3.5. Blood Pressure and Metabolic Syndrome

We did not found significant differences either in systolic or diastolic blood pressure values.

No difference was observed in prevalence of MS (Table 2).

4. Discussion

According to our results, breastfeeding has no long term impact on glucose tolerance in women with prior GDM. Three years after delivery, OGTT glycaemic levels were similar at each time point in the two groups, as well as insulin resistance and secretion indexes. These results are partially explained by the fact that more than 60% of the studied population needed insulin treatment. An improvement in metabolic profile is observed in breast- feeding women with mild GDM [5] .

However, HOMA-IS index still suggests a protective role of breastfeeding on insulin sensitivity; while the other insulin sensitivity indexes show a similar trend, without reaching the level of significance.

Many studies investigated the role of breast-feeding early after delivery. McManus et al. demonstrated a greater beta-cell compensation to insulin resistance, associated to lower OGTT glycaemic levels, in women with recent GDM still BF, three months after delivery. The same authors did not find any significant difference in adipose tissue mass or distribution through CT [8] . These results are likely to be due to a higher glucose con- sumption for milk production through a non insulin-related pathway. Therefore, a reduction in glucose stimula- tion on beta-cells could potentially prevent progression towards type 2 diabetes, as observed by Kjos, who showed a lower diabetes prevalence in BF women (4.2% BF vs 9.4% non-BF). Moreover, despite diabetes was more frequent in women who needed insulin therapy during pregnancy, breast feeding was still a protective fac- tor at follow up, so that in insulin treated group 12.6% of “BF” resulted affected from diabetes compared to 22% of “non-BF” [5] .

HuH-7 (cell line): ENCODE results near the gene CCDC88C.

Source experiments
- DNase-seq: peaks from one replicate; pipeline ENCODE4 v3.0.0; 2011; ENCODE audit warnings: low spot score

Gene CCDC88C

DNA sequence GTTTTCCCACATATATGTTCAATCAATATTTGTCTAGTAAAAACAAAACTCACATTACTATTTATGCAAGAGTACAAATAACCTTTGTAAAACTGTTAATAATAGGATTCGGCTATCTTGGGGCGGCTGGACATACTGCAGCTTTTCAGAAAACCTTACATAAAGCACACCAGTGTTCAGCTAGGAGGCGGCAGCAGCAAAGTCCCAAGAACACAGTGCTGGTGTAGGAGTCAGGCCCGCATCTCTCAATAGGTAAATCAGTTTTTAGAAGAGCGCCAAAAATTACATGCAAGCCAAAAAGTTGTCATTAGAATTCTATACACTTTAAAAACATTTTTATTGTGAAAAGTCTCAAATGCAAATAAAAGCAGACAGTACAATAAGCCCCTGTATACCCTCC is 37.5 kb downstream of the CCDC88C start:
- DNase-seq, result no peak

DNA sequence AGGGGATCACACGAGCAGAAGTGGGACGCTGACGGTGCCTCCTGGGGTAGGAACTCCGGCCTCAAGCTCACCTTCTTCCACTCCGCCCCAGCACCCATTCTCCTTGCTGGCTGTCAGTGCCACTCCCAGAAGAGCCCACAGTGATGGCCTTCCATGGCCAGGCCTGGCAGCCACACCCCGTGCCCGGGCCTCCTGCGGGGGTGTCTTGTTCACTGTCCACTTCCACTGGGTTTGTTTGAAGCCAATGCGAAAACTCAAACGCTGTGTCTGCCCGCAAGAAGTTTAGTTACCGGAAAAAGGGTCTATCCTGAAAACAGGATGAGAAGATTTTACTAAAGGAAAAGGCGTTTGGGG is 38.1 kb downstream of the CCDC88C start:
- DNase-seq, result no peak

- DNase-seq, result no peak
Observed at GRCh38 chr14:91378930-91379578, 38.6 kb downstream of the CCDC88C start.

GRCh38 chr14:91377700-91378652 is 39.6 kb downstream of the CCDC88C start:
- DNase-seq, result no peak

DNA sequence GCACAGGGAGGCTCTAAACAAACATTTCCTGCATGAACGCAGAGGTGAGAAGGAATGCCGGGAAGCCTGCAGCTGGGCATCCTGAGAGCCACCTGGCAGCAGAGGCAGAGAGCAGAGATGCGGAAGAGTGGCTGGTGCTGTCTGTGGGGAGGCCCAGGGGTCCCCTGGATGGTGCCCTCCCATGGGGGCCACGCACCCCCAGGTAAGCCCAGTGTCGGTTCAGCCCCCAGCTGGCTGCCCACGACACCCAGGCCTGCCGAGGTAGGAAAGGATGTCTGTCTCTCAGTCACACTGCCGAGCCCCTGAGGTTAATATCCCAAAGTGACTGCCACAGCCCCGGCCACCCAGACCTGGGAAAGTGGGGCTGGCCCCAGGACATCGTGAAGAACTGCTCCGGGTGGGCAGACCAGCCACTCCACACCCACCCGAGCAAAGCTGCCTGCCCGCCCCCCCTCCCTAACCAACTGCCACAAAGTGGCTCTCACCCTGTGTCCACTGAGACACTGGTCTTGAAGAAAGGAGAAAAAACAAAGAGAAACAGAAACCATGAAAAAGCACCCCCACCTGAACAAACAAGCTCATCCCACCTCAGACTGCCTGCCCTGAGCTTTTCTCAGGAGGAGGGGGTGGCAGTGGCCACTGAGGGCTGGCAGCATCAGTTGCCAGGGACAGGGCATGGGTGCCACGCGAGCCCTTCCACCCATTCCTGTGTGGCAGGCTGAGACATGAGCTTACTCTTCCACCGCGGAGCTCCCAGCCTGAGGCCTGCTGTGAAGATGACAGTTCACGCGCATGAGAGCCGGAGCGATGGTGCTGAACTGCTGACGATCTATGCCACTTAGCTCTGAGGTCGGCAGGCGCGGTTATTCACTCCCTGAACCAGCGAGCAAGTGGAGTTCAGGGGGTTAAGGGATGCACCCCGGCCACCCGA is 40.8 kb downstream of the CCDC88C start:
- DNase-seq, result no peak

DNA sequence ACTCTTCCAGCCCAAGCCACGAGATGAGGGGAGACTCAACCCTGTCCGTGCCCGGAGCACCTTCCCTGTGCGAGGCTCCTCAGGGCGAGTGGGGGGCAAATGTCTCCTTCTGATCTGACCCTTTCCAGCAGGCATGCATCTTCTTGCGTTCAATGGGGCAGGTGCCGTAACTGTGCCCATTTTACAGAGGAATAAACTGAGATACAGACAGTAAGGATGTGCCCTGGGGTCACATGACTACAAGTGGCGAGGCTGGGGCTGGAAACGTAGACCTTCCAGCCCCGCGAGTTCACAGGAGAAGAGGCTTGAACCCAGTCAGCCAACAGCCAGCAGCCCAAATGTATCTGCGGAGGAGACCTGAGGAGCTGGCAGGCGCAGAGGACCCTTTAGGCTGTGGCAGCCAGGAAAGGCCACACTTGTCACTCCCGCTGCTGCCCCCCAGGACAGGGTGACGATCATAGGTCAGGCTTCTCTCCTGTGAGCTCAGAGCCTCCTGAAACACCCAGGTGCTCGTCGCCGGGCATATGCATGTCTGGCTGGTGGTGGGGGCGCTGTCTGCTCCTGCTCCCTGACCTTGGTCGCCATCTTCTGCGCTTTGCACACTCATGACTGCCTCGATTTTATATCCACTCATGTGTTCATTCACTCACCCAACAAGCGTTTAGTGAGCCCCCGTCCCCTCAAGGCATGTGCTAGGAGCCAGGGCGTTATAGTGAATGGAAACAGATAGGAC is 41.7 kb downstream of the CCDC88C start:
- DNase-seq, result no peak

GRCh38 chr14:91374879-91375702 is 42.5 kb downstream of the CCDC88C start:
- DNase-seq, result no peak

Recently, the “Atlantic DIP Study” confirmed the protective role of breastfeeding 12 weeks after delivery in a cohort of women from five Irish regions, 300 with previous GDM and 220 with normal glucose tolerance in pregnancy. In the OGTT performed after pregnancy, 19% of the women with previous GDM vs 2.7% of con- trols had an impaired glucose tolerance, with 8.2% reduction of “persistent hyperglycaemia” in BF vs non-BF. Risk factors were non-European ethnic group, type diabetes family history, higher BMI and insulin therapy in pregnancy, while breastfeeding had a protective role [17] .

There are few follow-up studies investigating if the protective effect of lactation on late development of insu- lin resistance and insulin secretion defects persists after weaning. Diniz did not observe any association between breastfeeding duration and insulin sensitivity in 67 women from health population evaluated 12 and 18 months after delivery [18] . Chouinard-Castonguay showed that a total breastfeeding period of at least ten months leads to improved glucose tolerance as well as improved insulin sensitivity and insulin secretion [19] .